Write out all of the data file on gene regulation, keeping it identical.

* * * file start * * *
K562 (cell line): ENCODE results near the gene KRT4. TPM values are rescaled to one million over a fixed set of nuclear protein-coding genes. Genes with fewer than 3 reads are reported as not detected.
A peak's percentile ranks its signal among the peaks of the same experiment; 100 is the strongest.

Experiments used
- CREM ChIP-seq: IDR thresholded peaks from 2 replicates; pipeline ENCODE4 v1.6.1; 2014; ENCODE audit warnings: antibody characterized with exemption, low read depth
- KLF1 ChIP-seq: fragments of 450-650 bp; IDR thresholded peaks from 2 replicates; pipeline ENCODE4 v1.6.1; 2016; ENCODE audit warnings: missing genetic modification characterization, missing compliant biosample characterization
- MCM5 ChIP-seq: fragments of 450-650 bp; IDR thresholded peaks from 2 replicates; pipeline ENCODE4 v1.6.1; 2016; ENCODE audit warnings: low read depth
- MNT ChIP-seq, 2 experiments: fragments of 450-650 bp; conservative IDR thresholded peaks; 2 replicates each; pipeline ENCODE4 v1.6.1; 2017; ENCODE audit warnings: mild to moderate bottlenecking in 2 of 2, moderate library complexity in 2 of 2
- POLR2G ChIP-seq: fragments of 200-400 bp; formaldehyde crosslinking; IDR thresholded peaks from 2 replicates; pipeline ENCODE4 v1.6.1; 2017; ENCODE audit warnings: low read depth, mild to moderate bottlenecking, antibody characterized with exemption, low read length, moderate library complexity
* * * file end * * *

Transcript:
K562 (cell line): ENCODE results near the gene KRT4. TPM values are rescaled to one million over a fixed set of nuclear protein-coding genes. Genes with fewer than 3 reads are reported as not detected.
A peak's percentile ranks its signal among the peaks of the same experiment; 100 is the strongest.

Experiments used
- CREM ChIP-seq: IDR thresholded peaks from 2 replicates; pipeline ENCODE4 v1.6.1; 2014; ENCODE audit warnings: antibody characterized with exemption, low read depth
- KLF1 ChIP-seq: fragments of 450-650 bp; IDR thresholded peaks from 2 replicates; pipeline ENCODE4 v1.6.1; 2016; ENCODE audit warnings: missing genetic modification characterization, missing compliant biosample characterization
- MCM5 ChIP-seq: fragments of 450-650 bp; IDR thresholded peaks from 2 replicates; pipeline ENCODE4 v1.6.1; 2016; ENCODE audit warnings: low read depth
- MNT ChIP-seq, 2 experiments: fragments of 450-650 bp; conservative IDR thresholded peaks; 2 replicates each; pipeline ENCODE4 v1.6.1; 2017; ENCODE audit warnings: mild to moderate bottlenecking in 2 of 2, moderate library complexity in 2 of 2
- POLR2G ChIP-seq: fragments of 200-400 bp; formaldehyde crosslinking; IDR thresholded peaks from 2 replicates; pipeline ENCODE4 v1.6.1; 2017; ENCODE audit warnings: low read depth, mild to moderate bottlenecking, antibody characterized with exemption, low read length, moderate library complexity